Employment hits record high and wage growth outpaces inflation. The number of people in work has reached another high and wages are growing at their fastest pace since the Brexit referendum despite a slowdown in the economy. The Office for National Statistics said 32.71 million were now in employment, after a rise of 179,000 people in the three months to the end of February, the highest since 1971. Unemployment fell by 27,000 to 1.34 million, putting the rate at 3.9 per cent, the lowest level since 1975. In explaining the robust performance of the labour market, economists pointed to the flexibility of the British labour market. It is easier and cheaper to recruit workers to meet demand than to commit to extra business investment, which has been falling.
JD defies high street gloom with record results. JD Sports Fashion (JD.), Britain’s biggest sportswear retailer, has overcome a challenging market in the UK to report record annual profits. Pre-tax profits rose by 15% to £339 million on the back of a 49% jump in revenue to £4.7 billion in the year to February 2. Like-for-like sales at its JD Sports stores rose by more than 6%, with double digit growth in Europe and Asia. Peter Cowgill, the executive chairman, said that while the company was “not immune” to challenges in the British retail market, such as lower footfall and increased labour costs and business rates, its UK and Irish business had delivered a rise in sales and profits.
Galliford Try’s shares fell by almost 20% in morning trading after the builder issued a profit warning and launched a review of its construction business. Galliford Try (GFRD) said that it expected its full-year pre-tax profit to be between £30 million and £40 million below analysts’ forecast of £156 million. The board expects the review of some legacy and current projects, as well as the costs of a restructure, to reduce its profits. The largest single element in the reduction in profit was attributed to payments related to its work on the Queensferry Crossing road bridge near Edinburgh, which was completed two years ago. The outcome of the review and a further update on trading is due to be published on May 21.
Aston Martin seeks spark as shares fall. Aston Martin Holdings (AML) new electric to be unveiled today as the carmaker seeks to revive its stalling performance. The company was listed in London at £19 a share late last year, but the stock has since crashed amid worries over future sales, Brexit and costs. The shares closed at 937p yesterday, meaning that almost £2.2 billion in shareholder value has been erased in little more than six months. Aston Martin has high hopes for its new DBX sports utility vehicle as well as its electric car, which is one of many electric launches at the show.
Legal & General Group (LGEN) – Fund giant Legal & General Investment Management ups pressure over corporate governance. Britain’s biggest fund management firm opposed proposals tabled by almost 400 UK companies last year, a sharp increase on the previous 12 months, as it pushed to improve corporate governance. Legal & General Investment Management voted against at least one resolution put to shareholders at 386 British companies in 2018, including one abstention. This marked a 53% increase on the 252 companies where it rebelled in 2017. LGIM is the fund management division of Legal & General, the insurer. It looks after about £1 trillion of savings and investments and is among the biggest investment firms in Europe.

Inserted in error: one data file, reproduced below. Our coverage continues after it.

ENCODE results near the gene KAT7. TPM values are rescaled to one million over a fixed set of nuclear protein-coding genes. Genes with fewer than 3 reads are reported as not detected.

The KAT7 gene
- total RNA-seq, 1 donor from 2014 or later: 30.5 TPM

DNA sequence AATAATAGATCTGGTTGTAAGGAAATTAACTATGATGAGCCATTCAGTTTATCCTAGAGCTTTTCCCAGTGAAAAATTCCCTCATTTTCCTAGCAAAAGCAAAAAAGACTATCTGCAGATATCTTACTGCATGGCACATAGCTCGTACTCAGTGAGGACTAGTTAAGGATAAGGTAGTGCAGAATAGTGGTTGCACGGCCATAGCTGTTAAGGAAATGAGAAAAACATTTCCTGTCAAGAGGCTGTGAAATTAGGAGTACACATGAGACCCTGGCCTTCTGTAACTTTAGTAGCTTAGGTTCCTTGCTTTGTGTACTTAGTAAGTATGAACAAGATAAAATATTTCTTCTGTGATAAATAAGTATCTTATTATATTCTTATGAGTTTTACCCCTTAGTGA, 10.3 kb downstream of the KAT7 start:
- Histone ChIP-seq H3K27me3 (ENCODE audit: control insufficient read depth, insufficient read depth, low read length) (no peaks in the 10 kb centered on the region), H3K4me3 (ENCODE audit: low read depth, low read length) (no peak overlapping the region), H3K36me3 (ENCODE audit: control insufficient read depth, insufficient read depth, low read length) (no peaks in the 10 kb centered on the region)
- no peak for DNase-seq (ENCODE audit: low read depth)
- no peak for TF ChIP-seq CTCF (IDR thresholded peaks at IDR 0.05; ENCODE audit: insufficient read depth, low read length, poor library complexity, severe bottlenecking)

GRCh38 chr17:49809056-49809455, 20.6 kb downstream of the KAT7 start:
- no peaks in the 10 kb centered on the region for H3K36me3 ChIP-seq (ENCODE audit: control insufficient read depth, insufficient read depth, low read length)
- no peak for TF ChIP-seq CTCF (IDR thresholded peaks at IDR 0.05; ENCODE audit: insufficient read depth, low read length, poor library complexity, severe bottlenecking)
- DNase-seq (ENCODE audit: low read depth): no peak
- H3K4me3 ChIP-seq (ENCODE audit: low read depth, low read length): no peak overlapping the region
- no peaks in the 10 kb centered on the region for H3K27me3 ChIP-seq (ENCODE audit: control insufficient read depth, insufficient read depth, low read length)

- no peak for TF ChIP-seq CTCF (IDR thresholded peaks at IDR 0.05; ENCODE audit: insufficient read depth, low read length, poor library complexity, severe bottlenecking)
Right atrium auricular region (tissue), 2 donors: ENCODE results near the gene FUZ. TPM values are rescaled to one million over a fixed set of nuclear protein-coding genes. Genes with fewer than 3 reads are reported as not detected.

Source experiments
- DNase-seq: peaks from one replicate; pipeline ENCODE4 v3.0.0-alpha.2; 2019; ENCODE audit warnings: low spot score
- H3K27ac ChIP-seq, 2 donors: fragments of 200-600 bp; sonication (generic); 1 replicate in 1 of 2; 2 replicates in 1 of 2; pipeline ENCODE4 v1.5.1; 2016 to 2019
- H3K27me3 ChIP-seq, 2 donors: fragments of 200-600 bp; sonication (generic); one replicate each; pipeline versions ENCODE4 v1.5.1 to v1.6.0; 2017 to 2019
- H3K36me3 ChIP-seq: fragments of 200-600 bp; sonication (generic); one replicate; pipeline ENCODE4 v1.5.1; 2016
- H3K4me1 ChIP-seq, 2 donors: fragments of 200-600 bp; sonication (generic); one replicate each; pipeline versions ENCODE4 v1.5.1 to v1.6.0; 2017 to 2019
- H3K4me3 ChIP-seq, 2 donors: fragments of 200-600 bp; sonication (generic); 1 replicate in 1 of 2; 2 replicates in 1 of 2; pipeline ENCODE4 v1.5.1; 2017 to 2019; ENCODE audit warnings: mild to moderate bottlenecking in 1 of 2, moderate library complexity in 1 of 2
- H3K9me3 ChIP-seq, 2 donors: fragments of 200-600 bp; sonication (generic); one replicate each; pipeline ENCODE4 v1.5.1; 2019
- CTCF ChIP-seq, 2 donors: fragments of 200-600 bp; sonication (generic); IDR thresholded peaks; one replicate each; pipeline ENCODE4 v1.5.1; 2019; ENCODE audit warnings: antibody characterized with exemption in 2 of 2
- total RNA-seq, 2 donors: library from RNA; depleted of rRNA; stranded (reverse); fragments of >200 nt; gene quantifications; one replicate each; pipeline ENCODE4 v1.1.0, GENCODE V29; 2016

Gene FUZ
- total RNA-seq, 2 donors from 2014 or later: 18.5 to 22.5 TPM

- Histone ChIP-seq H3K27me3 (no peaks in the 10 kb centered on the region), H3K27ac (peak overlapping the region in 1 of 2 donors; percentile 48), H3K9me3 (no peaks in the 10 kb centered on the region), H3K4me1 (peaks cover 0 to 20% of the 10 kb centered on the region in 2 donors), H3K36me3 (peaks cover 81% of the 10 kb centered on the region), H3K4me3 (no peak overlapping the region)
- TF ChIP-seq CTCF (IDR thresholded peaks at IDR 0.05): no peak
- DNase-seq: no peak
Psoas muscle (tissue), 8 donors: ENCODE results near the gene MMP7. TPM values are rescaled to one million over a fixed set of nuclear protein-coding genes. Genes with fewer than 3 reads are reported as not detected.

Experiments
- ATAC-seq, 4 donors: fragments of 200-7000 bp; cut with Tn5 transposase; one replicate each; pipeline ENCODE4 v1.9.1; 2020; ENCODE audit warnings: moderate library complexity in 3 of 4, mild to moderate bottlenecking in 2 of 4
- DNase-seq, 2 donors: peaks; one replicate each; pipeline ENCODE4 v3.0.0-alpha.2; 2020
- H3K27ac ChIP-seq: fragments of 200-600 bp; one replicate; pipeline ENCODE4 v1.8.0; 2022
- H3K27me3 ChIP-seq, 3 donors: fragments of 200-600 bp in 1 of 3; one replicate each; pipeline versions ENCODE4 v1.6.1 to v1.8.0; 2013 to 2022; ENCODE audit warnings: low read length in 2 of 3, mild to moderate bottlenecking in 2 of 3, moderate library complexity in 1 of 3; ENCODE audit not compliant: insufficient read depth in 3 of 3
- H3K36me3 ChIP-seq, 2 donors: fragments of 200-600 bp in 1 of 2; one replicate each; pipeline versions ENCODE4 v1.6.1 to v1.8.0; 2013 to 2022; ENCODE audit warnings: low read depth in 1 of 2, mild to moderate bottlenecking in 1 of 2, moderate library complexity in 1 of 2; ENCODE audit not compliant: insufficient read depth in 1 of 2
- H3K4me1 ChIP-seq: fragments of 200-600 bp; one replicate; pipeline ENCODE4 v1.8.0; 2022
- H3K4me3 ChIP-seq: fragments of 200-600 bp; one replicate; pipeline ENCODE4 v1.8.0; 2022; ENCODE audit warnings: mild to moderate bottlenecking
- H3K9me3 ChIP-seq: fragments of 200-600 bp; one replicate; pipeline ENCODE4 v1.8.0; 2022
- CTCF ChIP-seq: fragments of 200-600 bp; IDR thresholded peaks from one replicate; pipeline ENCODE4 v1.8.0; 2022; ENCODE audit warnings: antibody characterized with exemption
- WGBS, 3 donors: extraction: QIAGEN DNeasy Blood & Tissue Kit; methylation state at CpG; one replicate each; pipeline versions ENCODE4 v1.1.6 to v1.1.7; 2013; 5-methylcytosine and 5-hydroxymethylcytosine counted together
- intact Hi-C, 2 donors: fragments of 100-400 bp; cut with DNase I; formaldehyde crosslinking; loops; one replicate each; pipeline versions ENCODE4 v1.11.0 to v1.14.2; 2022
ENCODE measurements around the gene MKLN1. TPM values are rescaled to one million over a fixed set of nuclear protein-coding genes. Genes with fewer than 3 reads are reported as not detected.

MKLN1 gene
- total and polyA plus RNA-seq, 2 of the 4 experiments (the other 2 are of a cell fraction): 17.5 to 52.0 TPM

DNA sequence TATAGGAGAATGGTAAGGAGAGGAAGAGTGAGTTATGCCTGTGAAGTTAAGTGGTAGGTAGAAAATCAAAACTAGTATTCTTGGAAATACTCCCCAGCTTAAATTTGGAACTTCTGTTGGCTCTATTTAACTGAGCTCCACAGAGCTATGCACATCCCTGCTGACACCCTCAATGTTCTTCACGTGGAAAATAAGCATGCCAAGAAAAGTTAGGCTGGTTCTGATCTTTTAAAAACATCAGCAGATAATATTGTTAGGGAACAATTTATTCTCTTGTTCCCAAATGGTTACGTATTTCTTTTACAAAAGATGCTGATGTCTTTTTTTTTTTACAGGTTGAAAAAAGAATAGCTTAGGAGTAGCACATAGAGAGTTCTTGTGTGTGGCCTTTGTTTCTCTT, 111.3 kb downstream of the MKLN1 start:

We broke law on dividends, says Keywords. A video games company has admitted that it broke the law after handing millions of pounds in dividends to investors. Keywords Studios (KWS), which provides services to computer games developers, said that it had breached the Companies Act with a series of payouts between 2014 and 2016. The business, which is listed in London but based in Dublin, said that it had failed to move “sufficient distributable reserves” into its main holding company during the period. It also had failed to file accounts with Companies House before paying out its interim dividend, as required by law. It described the errors as “technical breaches” and insisted that “no party has been or is in a worse position as a result of these oversights”. It will put several votes to investors at its forthcoming annual meeting to rectify the shortcomings.
Regus office firm owner IWG (IWG) breaks model by sealing deal with TKP Corporation of Japan. The workspace company behind the Regus brand has sold its Japanese business in a deal that marks the start of a shift towards a new franchise business model. IWG said that it had struck a partnership with TKP Corporation, under which the Tokyo-listed company had paid £320 million in cash for 130 co-working centres. The deal also involves a long-term franchise agreement, providing TKP with exclusive rights for the use of IWG’s Regus, Spaces and Open Office brands in the country. IWG also will receive a fee for providing services to its Japanese partner, such as international sales, marketing and technology support. The City welcomed the deal, the valuation of which surpassed expectations, and forecast that IWG was in a position to clinch similar transactions in other markets that in turn could trigger returns to shareholders.
Edward Bramson appeals to Barclays investors. The activist investor trying to join the boardroom at Barclays (BARC) has made a fresh plea to shareholders to back his campaign. Edward Bramson, whose Sherborne Investors vehicle owns 5.5% of Barclays, wants other shareholders to elect him as a non-executive director at the bank’s annual meeting on May 2. “An alternative voice on the board would seem to be healthy for the company and its shareholders,” Sherborne said in its latest open letter to other Barclays investors yesterday.Mr Bramson, 68, believes that the bank should shrink its underperforming investment bank, putting him on a collision course with Jes Staley, 62, Barclay’s chief executive, who has made the division central to his plan to revive the company.